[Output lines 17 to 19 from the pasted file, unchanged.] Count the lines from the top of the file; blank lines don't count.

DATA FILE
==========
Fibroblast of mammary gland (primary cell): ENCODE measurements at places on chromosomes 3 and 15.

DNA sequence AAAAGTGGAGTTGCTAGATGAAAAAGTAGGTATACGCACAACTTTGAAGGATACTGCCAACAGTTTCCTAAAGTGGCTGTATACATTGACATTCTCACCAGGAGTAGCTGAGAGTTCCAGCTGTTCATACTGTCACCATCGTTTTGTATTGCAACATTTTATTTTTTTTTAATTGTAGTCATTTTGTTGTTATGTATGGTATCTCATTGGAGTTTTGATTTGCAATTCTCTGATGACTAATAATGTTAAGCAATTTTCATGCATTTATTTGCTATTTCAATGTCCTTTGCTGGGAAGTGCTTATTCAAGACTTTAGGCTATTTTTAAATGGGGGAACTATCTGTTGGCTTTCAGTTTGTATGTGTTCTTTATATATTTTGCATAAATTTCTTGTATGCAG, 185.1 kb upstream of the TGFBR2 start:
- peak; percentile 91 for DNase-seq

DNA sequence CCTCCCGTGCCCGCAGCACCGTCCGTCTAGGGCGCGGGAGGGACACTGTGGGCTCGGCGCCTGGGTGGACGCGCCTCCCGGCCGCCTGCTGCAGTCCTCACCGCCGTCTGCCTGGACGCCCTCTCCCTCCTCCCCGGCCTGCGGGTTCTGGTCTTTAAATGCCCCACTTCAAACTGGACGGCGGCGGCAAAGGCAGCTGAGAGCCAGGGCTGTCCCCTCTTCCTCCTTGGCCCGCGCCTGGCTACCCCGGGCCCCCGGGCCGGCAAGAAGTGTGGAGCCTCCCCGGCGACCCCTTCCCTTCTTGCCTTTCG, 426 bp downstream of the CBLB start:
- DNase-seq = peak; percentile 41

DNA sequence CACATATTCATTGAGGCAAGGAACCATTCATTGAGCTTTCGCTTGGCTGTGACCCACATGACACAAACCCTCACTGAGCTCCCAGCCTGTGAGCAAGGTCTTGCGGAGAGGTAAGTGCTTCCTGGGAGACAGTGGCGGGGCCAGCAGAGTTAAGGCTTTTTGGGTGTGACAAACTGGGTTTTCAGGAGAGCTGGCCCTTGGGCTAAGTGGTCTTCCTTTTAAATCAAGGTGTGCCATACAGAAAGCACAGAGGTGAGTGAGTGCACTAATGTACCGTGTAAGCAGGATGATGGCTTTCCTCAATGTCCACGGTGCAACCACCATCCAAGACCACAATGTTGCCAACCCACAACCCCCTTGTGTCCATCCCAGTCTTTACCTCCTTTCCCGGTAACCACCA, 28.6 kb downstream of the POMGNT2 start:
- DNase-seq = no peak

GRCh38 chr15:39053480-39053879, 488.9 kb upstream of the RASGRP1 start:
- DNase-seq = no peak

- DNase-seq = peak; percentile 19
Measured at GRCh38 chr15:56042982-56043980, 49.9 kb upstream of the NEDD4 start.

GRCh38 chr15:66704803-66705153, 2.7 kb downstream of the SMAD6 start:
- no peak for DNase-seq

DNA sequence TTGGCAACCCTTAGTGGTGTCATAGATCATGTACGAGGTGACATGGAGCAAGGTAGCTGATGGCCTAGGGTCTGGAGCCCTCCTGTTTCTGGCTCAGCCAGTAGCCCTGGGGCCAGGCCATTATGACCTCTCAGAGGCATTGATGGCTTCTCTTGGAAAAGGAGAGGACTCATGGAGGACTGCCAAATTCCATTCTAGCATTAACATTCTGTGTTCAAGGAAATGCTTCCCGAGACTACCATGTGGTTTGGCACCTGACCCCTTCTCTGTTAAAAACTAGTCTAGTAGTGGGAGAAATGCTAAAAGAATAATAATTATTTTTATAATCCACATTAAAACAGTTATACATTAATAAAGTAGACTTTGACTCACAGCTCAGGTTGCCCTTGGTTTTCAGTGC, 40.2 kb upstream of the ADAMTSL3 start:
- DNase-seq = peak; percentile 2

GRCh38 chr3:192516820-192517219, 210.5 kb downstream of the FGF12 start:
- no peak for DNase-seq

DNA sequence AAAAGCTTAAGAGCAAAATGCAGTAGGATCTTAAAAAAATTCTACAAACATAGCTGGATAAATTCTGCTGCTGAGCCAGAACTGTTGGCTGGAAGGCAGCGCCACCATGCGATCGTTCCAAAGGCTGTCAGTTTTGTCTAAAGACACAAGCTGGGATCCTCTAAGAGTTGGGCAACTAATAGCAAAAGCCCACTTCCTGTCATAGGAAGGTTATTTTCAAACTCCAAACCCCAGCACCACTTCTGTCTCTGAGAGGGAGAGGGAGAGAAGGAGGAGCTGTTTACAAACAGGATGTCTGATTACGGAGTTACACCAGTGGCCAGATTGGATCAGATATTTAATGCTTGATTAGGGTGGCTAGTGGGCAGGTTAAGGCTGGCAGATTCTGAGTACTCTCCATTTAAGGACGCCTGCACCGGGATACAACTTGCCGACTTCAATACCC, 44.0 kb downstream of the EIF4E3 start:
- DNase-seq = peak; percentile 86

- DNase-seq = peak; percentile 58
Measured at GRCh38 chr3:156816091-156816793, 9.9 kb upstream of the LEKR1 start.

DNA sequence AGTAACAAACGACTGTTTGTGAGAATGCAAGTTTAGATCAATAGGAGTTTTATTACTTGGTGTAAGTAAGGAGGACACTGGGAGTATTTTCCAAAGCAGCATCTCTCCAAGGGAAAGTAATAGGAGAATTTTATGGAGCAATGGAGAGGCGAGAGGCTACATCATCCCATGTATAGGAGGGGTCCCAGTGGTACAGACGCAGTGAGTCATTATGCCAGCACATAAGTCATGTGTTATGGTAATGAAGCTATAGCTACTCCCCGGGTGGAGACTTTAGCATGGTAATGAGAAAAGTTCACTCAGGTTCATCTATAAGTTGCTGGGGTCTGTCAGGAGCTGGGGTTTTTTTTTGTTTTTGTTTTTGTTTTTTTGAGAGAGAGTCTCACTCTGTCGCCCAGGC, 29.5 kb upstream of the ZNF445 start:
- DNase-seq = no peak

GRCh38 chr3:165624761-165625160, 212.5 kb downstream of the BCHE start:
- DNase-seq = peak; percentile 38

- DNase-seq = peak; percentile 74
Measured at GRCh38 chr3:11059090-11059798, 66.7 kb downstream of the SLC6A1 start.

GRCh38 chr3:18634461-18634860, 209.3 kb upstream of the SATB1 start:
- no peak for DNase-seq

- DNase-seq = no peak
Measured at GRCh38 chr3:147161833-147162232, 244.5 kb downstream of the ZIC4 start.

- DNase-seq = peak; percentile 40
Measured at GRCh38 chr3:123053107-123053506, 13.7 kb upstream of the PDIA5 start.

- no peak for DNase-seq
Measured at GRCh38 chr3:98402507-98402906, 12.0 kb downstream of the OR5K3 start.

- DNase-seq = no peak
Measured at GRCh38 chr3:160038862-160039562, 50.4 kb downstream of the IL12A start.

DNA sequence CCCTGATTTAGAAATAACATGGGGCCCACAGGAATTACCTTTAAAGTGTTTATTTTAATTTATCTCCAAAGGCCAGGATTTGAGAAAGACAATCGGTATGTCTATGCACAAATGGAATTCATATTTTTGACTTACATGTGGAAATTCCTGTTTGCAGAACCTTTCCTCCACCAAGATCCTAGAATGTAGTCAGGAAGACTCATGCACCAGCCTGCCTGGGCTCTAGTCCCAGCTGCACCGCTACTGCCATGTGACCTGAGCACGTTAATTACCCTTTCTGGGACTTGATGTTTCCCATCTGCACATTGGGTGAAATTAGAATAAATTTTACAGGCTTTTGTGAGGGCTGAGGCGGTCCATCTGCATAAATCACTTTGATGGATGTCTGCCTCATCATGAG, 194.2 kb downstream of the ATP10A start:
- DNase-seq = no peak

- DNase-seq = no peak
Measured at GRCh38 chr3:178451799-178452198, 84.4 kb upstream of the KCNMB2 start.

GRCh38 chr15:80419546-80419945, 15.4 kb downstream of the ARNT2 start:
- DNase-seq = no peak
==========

- no peak for DNase-seq

DNA sequence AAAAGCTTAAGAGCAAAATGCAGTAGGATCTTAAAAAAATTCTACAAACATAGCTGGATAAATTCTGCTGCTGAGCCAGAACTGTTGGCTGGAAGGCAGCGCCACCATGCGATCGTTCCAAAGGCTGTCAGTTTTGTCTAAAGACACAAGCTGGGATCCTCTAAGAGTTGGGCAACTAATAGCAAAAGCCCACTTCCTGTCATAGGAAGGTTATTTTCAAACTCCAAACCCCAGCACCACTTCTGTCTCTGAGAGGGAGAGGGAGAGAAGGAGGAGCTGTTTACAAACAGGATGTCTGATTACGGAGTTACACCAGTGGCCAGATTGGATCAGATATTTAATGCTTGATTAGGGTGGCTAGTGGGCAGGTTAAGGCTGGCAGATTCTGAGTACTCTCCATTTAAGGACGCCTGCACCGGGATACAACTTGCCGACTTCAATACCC, 44.0 kb downstream of the EIF4E3 start:
- DNase-seq = peak; percentile 86